Please use this identifier to cite or link to this item: https://doi.org/10.1016/j.apenergy.2020.115981
Title: SynCity: Using open data to create a synthetic city of hourly building energy estimates by integrating data-driven and physics-based methods
Authors: Roth, Jonathan 
Martin, Amory
Miller, Clayton 
Jain, Rishee K
Keywords: Urban building energy model
Supervised machine learning
Convex optimization
Smart meter
Energy efficiency
Energy prediction
Issue Date: 15-Dec-2020
Publisher: ELSEVIER SCI LTD
Citation: Roth, Jonathan, Martin, Amory, Miller, Clayton, Jain, Rishee K (2020-12-15). SynCity: Using open data to create a synthetic city of hourly building energy estimates by integrating data-driven and physics-based methods. APPLIED ENERGY 280. ScholarBank@NUS Repository. https://doi.org/10.1016/j.apenergy.2020.115981
Abstract: Cities officials are increasingly interested in understanding spatial and temporal energy patterns of the built environment to facilitate their city's transition to a low-carbon future. In this paper, a new Augmented-Urban Building Energy Model (A-UBEM) is proposed that combines data-driven and physics-based simulation methods to produce synthetic hourly load curve estimates for every building within a city—similar to data an hourly smart meter would measure. By using only publicly available data, a generalizable two-step process is implemented—that other cities with similar available data can replicate—using New York City as a case study. Step (1) estimates the annual energy use for every building in the city using supervised machine learning algorithms. Step (2) extends these results and leverages physics-based simulation models through a convex optimization formulation that minimizes the squared difference between the aggregated building demand and the observed city-wide hourly electricity demand. Results from step (1) show that the Random Forest algorithm performs best with a mean log squared error of 0.293, while the convex optimization in step (2) results in a mean training error of 6.11% mean absolute percentage error (MAPE). To validate the stability of the produced load curves, Monte Carlo simulations are conducted, using random subsets of buildings from the city, which produce an out-of-sample error averaging 6.41% MAPE across each simulation. Particle swarm optimization is also explored—using the results from the Monte Carlo simulation—to assess if the model could be improved by relaxing certain constraints, but marginal error reductions are found, further proving the stability of the proposed model. Overall, A-UBEM is a first step towards creating highly granular urban-scale synthetic hourly load curves solely using open data. Such load curves are integral for planning sustainable cities and accelerating the adoption of low-carbon distributed energy resources (DERs) and district energy systems.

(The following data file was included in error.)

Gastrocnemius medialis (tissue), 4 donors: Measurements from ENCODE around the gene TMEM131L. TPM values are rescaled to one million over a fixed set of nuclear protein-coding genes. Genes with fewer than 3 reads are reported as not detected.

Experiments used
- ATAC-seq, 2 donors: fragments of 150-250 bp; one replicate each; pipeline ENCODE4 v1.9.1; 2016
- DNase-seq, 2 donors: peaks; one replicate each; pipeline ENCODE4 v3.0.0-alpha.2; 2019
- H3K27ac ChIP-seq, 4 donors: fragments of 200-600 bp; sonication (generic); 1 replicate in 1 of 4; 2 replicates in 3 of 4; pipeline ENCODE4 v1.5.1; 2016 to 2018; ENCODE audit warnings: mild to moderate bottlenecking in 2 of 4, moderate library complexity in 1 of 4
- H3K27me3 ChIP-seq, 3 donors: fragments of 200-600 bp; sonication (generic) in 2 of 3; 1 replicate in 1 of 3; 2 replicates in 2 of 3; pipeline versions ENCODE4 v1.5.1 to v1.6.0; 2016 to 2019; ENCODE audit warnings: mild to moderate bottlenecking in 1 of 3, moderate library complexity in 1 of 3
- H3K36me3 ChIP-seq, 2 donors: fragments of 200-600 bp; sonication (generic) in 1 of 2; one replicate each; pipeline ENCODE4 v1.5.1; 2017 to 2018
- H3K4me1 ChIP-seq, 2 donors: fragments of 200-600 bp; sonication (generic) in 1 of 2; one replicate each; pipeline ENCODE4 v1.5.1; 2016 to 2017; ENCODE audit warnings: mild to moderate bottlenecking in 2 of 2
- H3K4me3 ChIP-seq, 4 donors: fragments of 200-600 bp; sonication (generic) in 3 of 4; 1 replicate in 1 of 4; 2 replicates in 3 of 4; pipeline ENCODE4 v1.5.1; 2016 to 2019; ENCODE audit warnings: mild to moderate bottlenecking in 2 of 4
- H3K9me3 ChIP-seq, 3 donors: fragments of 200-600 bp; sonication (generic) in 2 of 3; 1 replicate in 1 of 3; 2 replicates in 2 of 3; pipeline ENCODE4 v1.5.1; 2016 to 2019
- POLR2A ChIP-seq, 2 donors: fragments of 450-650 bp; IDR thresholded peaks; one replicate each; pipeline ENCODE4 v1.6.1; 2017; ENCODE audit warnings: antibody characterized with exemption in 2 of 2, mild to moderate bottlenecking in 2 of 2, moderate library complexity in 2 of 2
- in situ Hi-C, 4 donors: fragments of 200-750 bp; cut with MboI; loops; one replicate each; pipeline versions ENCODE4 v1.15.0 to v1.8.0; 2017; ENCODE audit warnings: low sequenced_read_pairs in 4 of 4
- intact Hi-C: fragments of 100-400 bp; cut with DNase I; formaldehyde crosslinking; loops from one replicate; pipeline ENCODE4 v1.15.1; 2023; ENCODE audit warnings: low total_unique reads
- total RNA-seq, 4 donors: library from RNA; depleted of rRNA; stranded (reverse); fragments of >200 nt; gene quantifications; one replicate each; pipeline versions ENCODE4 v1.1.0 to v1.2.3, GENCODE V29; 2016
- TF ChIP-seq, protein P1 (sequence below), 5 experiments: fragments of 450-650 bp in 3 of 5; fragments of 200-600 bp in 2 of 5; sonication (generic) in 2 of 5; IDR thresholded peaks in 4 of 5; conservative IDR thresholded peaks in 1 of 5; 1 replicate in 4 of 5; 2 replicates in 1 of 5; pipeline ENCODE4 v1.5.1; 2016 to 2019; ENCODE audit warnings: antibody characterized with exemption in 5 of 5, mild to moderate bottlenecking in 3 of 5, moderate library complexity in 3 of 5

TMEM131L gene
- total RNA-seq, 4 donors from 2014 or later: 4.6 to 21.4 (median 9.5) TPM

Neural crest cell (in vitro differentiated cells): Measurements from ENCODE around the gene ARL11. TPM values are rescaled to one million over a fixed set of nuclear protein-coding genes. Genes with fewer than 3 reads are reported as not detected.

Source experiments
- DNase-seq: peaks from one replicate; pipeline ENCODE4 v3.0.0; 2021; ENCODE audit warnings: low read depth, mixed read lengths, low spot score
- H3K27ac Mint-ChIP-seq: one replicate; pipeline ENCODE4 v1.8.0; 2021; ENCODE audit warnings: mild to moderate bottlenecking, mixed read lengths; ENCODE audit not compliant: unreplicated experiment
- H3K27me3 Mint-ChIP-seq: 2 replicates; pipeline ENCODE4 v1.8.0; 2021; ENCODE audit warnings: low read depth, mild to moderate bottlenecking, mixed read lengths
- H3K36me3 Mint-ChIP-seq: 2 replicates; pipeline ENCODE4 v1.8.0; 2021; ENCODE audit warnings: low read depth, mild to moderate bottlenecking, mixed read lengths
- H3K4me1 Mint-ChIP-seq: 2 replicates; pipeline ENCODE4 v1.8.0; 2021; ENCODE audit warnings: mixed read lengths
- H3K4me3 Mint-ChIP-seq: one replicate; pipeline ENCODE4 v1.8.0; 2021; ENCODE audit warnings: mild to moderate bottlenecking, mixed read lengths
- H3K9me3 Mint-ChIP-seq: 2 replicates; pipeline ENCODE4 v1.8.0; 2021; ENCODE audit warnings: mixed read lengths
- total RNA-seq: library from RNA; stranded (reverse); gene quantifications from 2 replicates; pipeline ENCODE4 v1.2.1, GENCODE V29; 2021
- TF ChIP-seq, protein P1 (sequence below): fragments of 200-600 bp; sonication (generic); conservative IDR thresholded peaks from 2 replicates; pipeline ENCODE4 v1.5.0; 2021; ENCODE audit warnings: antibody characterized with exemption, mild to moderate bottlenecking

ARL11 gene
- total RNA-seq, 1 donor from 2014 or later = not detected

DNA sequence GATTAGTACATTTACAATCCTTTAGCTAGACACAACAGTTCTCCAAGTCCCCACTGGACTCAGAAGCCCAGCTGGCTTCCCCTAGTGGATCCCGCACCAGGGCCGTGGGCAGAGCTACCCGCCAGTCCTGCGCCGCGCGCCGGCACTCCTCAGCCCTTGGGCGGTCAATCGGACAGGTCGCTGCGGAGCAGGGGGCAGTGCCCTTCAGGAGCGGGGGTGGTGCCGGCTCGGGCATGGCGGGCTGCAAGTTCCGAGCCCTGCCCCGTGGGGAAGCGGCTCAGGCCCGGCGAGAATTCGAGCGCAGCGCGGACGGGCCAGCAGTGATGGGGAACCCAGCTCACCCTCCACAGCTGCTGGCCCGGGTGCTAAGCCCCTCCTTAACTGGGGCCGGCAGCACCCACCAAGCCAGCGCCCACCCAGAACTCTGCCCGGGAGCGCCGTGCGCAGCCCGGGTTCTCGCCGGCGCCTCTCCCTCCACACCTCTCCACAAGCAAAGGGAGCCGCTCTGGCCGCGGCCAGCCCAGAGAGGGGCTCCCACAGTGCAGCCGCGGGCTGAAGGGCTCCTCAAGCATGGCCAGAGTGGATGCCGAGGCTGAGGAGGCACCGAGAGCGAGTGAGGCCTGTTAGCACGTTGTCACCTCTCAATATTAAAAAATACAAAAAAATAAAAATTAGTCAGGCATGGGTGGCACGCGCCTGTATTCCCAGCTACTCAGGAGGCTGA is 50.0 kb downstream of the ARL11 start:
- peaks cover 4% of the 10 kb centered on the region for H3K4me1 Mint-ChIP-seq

Source Title: APPLIED ENERGY
URI: https://scholarbank.nus.edu.sg/handle/10635/189342
ISSN: 03062619
18729118
DOI: 10.1016/j.apenergy.2020.115981
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